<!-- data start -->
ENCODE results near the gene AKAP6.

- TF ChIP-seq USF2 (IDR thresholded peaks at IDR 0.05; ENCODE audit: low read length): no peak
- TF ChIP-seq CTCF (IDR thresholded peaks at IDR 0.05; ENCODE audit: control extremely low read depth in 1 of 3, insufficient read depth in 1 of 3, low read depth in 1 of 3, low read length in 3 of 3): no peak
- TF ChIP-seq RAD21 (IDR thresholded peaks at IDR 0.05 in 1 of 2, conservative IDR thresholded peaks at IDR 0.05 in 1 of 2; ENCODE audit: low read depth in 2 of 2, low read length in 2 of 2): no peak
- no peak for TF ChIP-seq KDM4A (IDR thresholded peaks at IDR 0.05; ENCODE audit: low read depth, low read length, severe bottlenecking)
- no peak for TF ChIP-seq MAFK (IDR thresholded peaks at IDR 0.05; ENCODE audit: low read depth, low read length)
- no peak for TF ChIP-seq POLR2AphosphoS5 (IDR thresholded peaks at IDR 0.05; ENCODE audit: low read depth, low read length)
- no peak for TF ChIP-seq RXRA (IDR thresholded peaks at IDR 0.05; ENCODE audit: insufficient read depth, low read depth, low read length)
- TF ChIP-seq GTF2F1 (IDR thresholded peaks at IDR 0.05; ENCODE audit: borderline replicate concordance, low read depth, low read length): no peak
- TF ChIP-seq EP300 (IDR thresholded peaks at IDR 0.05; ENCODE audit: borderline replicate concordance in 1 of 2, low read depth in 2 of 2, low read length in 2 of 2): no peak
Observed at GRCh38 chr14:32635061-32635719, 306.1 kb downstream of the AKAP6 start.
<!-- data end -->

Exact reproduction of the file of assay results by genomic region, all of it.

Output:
ENCODE results near the gene AKAP6.

- TF ChIP-seq USF2 (IDR thresholded peaks at IDR 0.05; ENCODE audit: low read length): no peak
- TF ChIP-seq CTCF (IDR thresholded peaks at IDR 0.05; ENCODE audit: control extremely low read depth in 1 of 3, insufficient read depth in 1 of 3, low read depth in 1 of 3, low read length in 3 of 3): no peak
- TF ChIP-seq RAD21 (IDR thresholded peaks at IDR 0.05 in 1 of 2, conservative IDR thresholded peaks at IDR 0.05 in 1 of 2; ENCODE audit: low read depth in 2 of 2, low read length in 2 of 2): no peak
- no peak for TF ChIP-seq KDM4A (IDR thresholded peaks at IDR 0.05; ENCODE audit: low read depth, low read length, severe bottlenecking)
- no peak for TF ChIP-seq MAFK (IDR thresholded peaks at IDR 0.05; ENCODE audit: low read depth, low read length)
- no peak for TF ChIP-seq POLR2AphosphoS5 (IDR thresholded peaks at IDR 0.05; ENCODE audit: low read depth, low read length)
- no peak for TF ChIP-seq RXRA (IDR thresholded peaks at IDR 0.05; ENCODE audit: insufficient read depth, low read depth, low read length)
- TF ChIP-seq GTF2F1 (IDR thresholded peaks at IDR 0.05; ENCODE audit: borderline replicate concordance, low read depth, low read length): no peak
- TF ChIP-seq EP300 (IDR thresholded peaks at IDR 0.05; ENCODE audit: borderline replicate concordance in 1 of 2, low read depth in 2 of 2, low read length in 2 of 2): no peak
Observed at GRCh38 chr14:32635061-32635719, 306.1 kb downstream of the AKAP6 start.